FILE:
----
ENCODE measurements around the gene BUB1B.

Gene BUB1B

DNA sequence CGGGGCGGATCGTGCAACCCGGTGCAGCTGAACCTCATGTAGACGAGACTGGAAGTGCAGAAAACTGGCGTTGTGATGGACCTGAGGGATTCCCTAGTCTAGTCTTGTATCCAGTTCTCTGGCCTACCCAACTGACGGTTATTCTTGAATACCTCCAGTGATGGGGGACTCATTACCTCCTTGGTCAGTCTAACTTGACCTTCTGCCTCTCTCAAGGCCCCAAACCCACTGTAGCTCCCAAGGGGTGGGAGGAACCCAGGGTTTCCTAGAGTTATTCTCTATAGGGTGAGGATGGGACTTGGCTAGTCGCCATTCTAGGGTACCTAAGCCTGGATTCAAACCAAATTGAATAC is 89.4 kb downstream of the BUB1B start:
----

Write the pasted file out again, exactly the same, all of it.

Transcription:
ENCODE measurements around the gene BUB1B.

Gene BUB1B

DNA sequence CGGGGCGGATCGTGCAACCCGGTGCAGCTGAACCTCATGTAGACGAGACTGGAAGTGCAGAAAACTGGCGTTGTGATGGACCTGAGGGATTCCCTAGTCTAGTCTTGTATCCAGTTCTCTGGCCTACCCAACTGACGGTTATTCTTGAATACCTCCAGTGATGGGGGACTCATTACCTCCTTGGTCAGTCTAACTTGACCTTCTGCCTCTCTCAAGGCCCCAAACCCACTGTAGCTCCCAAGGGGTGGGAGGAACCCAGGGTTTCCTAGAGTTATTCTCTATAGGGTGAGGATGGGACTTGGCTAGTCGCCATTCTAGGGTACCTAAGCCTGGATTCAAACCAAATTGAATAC is 89.4 kb downstream of the BUB1B start: